Tuesday, April 12, 2011
Kings: Sharks present multiple challenges
By Dan Arritt
EL SEGUNDO—Kings defenseman Jack Johnson said the key to defeating the San Jose Sharks in their best-of-seven first-round series beginning Thursday in San Jose is creating more offense.
Across the locker room at Toyota Sports Center, right wing Justin Williams had a completely different opinion.
“Obviously, good defense,” he said.
Where everyone does agree, the Kings need to find a way to outscore the Pacific Division champions. Not an easy task these days.
They enter the first ever Kings-Sharks playoff series severely handicapped up front due to a season-ending ankle injury to leading scorer Anze Kopitar and the questionable status of Williams, who is tied for second on the team with 57 points despite missing the last nine games with a dislocated right shoulder.
San Jose, meanwhile, has been clicking on all cylinders for three months now, owning a league-best 27-6-4 record since Jan. 15.
“They’re a good team, no question about it,” Johnson said. “It’s going to be a tough series. They’re big and strong and fast.”
Several players were confident they could generate offense by sticking with their blue-collar grind-it-out system, where goals are generated through hard work along the boards and a willingness to stand in front of the net.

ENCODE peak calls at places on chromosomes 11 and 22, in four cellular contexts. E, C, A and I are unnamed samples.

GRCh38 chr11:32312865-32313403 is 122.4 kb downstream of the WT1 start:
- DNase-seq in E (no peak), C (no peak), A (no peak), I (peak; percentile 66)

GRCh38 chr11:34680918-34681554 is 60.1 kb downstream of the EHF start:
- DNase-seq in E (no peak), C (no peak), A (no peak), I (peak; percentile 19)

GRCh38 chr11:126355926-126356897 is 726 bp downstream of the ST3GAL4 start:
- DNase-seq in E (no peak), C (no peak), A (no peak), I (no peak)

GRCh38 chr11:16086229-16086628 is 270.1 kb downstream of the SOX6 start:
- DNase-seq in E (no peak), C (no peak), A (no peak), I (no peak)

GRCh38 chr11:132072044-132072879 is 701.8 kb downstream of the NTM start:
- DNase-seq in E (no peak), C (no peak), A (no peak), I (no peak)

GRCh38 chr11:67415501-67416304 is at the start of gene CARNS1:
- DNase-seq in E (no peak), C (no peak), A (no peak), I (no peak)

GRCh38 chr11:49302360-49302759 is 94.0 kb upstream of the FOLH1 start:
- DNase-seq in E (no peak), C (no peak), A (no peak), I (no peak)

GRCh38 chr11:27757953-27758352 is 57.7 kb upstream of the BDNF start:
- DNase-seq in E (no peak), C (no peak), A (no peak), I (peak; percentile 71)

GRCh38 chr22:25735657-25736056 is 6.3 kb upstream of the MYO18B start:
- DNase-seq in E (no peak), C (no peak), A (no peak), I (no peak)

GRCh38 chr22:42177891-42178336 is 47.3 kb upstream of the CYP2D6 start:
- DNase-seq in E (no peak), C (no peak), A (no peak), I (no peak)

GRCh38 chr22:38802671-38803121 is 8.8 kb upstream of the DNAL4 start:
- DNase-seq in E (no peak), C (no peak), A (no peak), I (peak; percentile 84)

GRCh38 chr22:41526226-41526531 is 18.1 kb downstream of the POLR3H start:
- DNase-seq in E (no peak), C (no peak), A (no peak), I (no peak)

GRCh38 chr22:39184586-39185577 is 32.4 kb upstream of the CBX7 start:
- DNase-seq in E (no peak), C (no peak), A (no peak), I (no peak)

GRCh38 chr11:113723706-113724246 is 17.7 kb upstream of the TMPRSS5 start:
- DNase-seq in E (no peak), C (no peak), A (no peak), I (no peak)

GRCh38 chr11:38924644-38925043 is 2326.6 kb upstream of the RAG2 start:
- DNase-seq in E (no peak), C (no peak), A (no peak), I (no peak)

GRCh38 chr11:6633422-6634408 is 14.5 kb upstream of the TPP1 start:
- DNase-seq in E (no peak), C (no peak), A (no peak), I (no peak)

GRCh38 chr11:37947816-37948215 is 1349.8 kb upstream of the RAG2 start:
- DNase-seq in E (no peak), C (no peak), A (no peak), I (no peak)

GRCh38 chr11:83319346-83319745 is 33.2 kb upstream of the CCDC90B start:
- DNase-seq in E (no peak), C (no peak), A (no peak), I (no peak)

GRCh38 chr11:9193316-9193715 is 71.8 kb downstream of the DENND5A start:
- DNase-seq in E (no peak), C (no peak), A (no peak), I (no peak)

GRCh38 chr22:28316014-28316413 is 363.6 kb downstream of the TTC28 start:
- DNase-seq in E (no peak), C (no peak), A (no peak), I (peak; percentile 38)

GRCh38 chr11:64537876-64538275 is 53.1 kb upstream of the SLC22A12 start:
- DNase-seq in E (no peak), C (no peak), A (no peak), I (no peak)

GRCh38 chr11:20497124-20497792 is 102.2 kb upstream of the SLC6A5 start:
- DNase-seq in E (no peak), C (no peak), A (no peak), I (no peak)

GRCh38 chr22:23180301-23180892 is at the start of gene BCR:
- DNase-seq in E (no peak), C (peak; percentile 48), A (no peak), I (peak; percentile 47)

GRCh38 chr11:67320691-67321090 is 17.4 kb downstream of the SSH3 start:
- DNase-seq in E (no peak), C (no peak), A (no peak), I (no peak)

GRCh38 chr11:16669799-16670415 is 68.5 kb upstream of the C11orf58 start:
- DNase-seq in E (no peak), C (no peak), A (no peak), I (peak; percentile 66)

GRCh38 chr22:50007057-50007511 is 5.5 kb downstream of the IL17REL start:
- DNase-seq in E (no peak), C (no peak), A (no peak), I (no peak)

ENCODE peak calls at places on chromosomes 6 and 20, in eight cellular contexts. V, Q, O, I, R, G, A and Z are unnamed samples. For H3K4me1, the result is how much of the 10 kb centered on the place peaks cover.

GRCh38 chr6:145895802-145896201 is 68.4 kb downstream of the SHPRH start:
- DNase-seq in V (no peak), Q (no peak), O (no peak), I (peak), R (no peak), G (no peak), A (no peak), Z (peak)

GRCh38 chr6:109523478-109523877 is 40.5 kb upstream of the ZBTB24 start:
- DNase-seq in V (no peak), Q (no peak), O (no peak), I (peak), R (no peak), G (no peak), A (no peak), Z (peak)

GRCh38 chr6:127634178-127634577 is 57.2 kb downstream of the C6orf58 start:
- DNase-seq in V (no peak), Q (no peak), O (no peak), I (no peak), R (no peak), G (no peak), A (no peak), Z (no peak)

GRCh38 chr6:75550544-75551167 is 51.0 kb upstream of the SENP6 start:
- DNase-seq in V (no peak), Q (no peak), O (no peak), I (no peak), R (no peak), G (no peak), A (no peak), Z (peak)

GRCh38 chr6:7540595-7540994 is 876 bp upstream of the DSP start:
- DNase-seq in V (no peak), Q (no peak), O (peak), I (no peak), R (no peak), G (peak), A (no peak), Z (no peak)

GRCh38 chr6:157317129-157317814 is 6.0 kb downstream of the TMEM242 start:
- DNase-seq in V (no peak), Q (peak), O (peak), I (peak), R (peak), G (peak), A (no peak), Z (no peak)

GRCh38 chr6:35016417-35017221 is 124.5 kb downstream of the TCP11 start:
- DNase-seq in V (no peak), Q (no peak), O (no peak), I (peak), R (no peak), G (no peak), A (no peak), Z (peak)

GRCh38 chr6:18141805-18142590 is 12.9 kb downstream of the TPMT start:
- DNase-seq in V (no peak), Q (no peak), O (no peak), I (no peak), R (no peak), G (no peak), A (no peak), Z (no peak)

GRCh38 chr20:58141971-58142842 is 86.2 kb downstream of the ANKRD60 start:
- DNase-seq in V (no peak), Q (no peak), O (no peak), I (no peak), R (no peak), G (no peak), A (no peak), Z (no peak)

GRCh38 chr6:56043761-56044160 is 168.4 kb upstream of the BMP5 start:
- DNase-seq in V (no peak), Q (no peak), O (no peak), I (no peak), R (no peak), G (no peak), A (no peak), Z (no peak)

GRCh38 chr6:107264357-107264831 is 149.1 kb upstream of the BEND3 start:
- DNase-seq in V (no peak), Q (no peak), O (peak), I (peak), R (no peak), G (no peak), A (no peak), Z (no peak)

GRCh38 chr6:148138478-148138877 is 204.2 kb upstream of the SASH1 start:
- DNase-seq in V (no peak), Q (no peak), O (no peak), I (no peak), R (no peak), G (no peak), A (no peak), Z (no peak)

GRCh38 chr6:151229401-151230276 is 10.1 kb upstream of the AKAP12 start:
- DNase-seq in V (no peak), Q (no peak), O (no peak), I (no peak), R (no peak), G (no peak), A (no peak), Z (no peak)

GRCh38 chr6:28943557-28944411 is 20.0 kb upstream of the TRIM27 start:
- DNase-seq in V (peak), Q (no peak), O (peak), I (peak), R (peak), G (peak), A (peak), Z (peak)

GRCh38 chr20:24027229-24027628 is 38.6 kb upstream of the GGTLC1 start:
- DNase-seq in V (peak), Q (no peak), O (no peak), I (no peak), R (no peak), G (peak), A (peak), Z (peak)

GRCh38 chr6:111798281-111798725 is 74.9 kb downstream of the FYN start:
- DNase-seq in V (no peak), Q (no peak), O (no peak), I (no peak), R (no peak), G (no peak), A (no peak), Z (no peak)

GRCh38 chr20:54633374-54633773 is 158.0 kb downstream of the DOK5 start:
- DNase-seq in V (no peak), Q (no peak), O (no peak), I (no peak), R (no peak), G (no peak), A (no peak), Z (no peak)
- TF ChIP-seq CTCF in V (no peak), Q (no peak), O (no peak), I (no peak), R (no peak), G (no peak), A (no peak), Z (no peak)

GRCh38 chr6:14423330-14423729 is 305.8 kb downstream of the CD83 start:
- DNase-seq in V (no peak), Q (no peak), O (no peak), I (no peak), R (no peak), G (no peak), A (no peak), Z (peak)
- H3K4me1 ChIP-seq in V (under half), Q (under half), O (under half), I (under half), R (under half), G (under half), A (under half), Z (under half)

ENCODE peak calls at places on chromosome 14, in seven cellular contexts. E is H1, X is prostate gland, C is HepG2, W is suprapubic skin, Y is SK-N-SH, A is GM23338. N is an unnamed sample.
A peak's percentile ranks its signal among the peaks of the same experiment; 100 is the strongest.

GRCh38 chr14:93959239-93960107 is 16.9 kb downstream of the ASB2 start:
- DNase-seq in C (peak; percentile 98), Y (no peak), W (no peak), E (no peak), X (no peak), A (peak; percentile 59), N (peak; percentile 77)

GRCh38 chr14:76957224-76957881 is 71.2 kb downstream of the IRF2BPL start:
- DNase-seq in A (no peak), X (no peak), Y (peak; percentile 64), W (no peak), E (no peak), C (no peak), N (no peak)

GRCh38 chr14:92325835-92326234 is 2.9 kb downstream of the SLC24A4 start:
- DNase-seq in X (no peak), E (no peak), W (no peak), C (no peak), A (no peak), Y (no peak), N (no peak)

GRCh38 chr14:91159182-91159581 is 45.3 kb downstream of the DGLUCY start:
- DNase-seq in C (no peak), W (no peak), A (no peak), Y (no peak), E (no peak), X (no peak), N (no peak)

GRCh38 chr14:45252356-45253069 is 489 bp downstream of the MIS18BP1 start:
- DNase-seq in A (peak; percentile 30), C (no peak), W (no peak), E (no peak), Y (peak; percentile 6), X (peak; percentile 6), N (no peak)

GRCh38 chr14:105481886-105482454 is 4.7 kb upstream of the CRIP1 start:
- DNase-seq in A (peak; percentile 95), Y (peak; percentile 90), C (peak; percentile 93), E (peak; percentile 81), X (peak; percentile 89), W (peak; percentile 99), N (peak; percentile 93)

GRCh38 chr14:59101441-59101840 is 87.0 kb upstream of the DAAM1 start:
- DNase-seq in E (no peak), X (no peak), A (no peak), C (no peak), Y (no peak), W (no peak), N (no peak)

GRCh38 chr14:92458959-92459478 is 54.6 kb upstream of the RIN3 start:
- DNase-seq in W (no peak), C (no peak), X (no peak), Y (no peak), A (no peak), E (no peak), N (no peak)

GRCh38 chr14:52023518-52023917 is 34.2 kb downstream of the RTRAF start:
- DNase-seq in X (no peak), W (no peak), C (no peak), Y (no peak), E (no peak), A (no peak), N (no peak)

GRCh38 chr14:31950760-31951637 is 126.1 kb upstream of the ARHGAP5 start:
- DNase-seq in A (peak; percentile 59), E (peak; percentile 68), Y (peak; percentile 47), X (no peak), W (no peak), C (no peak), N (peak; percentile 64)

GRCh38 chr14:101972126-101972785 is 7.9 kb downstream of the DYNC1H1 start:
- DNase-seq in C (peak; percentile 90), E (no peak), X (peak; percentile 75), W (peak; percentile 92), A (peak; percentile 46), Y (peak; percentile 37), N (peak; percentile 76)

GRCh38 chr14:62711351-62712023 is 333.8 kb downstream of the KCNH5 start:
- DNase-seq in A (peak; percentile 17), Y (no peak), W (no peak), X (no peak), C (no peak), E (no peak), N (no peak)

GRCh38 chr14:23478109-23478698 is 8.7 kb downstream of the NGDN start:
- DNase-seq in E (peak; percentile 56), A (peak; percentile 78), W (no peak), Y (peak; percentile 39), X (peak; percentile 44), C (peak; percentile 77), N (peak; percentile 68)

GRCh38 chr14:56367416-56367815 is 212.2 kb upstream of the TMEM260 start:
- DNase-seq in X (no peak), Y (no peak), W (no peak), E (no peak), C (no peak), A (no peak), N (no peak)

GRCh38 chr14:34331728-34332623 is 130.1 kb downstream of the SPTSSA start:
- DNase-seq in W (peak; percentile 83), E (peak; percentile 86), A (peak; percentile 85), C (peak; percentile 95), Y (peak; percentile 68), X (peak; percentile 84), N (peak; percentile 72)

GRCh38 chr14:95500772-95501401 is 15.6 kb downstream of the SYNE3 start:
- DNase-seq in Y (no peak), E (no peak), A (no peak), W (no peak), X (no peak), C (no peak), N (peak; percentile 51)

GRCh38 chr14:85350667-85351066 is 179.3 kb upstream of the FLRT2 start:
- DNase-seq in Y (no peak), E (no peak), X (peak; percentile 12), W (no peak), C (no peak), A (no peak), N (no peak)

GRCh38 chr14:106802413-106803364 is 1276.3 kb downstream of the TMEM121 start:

“Create a little havoc,” said left wing Ryan Smyth, who has scored his team’s last two goals while camped out near the opposing goalie.
Others said it starts with attitude and work ethic. When the Kings don’t give 100%, it’s obvious. They don’t have the skill level to cruise through a game and still get a victory, especially in the postseason. They glided through a game last week in San Jose and lost, 6-1.
“We can’t have off-shifts because [the Sharks] have a great team offensively and they can hurt you a lot of ways,” said center Michal Handzus. “So just play the same way, 60-plus minutes, don’t give up much and just grind, grind, grind, like when we won the games the last month of the season.”
Of course, it would help if the Kings took advantage of their opportunities. They have one power-play goal in their last 24 man-advantage situations, a streak that dates back to the game Kopitar was injured. They ended the regular season ranked 21st out of 30 teams in power-play efficiency.
“We’ve got to bury our opportunities,” said defenseman Drew Doughty.
Even then, they could probably use a lucky bounce or two.